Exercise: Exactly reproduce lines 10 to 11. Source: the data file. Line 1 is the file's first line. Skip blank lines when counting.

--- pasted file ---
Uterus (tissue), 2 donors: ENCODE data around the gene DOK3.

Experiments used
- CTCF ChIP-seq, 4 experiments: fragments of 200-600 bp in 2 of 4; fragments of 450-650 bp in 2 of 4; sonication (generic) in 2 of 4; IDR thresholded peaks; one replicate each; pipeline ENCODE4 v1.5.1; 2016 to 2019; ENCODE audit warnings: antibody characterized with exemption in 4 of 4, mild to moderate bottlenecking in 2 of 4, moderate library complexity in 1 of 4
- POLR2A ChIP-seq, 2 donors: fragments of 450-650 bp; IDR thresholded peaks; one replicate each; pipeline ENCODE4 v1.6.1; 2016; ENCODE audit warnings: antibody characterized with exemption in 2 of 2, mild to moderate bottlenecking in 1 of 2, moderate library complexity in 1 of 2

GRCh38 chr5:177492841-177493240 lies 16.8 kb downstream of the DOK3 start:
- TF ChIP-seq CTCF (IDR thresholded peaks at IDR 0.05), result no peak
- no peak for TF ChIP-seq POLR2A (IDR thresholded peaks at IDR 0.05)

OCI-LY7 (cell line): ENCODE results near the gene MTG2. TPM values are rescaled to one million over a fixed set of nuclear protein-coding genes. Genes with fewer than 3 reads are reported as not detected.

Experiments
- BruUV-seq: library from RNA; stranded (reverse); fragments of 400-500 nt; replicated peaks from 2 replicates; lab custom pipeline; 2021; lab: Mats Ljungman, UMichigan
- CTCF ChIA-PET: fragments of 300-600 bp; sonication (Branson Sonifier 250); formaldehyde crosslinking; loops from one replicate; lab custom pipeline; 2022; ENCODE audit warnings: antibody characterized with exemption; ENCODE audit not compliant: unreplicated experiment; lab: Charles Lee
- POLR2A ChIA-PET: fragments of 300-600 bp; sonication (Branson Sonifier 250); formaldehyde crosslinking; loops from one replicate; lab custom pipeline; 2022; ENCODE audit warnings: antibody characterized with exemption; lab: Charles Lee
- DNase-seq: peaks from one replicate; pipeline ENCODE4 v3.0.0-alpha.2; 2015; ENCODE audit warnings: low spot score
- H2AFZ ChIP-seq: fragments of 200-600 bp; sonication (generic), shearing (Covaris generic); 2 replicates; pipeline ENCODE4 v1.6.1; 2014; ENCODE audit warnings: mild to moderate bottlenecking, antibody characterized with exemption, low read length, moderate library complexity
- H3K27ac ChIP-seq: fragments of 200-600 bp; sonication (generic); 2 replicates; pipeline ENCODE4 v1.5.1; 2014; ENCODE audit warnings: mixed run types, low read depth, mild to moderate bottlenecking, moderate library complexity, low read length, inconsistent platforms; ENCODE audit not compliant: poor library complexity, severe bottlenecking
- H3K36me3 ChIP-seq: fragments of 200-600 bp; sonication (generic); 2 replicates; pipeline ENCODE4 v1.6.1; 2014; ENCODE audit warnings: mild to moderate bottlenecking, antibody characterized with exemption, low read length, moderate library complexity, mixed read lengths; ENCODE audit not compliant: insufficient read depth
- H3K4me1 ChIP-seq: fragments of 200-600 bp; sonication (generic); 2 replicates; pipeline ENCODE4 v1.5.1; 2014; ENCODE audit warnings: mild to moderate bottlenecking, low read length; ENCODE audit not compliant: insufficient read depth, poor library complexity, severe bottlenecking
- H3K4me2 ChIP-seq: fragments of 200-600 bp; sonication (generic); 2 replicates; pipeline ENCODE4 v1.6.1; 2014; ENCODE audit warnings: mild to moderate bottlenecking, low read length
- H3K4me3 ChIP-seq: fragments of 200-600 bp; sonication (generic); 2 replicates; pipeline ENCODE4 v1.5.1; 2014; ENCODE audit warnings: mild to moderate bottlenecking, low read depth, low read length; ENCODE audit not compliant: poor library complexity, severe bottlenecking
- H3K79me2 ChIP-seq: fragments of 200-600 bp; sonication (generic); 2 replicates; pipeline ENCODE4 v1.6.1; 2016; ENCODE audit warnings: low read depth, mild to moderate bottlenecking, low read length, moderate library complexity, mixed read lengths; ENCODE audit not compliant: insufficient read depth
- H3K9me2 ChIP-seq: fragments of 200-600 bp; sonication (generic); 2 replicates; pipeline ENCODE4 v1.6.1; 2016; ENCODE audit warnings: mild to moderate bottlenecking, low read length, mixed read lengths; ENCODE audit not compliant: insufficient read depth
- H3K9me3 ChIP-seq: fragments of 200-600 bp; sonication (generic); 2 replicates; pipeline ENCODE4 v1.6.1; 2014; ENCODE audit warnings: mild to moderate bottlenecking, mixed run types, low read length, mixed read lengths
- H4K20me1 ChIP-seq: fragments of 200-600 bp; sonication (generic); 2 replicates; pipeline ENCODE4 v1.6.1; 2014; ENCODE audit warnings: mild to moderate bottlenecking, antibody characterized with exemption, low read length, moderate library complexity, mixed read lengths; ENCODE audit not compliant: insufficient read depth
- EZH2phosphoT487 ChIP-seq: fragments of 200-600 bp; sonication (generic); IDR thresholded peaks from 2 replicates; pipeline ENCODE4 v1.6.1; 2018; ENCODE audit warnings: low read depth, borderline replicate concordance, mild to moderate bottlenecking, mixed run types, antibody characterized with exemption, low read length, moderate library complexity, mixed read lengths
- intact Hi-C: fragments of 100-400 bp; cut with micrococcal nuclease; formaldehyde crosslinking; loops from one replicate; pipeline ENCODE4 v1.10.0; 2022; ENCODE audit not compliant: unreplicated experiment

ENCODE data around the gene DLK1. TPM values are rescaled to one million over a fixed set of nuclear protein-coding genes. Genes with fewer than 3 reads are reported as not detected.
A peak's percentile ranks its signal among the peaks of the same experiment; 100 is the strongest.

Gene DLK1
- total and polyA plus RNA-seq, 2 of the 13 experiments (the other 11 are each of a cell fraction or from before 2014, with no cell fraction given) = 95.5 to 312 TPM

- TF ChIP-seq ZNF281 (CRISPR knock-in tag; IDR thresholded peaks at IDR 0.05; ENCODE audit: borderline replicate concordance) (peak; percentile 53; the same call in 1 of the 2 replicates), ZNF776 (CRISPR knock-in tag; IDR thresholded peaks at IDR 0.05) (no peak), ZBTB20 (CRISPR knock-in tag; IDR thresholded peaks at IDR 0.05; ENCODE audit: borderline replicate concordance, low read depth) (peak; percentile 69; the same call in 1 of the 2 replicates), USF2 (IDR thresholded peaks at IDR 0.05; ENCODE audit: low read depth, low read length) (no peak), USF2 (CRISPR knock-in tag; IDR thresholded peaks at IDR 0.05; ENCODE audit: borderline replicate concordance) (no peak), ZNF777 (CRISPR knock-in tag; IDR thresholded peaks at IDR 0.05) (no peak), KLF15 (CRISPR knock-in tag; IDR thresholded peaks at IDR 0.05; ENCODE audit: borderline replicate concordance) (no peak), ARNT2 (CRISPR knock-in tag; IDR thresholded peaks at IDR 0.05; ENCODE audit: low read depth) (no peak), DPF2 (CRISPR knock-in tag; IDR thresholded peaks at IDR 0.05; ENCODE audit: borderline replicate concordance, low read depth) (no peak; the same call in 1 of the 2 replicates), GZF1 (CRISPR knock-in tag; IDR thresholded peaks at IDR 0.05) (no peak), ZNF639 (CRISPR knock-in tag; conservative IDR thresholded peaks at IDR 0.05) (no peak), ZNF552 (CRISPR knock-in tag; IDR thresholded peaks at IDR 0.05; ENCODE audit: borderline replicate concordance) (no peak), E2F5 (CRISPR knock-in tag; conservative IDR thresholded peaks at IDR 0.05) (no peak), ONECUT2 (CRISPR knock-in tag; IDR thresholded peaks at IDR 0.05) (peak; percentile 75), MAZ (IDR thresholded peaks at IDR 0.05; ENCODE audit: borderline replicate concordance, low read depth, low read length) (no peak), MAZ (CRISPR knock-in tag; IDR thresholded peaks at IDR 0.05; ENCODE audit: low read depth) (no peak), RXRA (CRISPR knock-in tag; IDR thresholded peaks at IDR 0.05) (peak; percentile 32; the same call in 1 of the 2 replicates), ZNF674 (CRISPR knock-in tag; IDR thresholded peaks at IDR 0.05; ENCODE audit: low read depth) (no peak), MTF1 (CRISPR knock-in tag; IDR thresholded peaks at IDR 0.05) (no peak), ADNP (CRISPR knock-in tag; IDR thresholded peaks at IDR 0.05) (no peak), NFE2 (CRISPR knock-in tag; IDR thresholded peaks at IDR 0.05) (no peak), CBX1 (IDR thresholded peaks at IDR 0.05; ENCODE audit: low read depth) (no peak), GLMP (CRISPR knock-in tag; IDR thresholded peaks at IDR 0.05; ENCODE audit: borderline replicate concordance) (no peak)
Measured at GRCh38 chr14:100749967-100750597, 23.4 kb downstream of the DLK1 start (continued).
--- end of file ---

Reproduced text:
- BruUV-seq: library from RNA; stranded (reverse); fragments of 400-500 nt; replicated peaks from 2 replicates; lab custom pipeline; 2021; lab: Mats Ljungman, UMichigan
- CTCF ChIA-PET: fragments of 300-600 bp; sonication (Branson Sonifier 250); formaldehyde crosslinking; loops from one replicate; lab custom pipeline; 2022; ENCODE audit warnings: antibody characterized with exemption; ENCODE audit not compliant: unreplicated experiment; lab: Charles Lee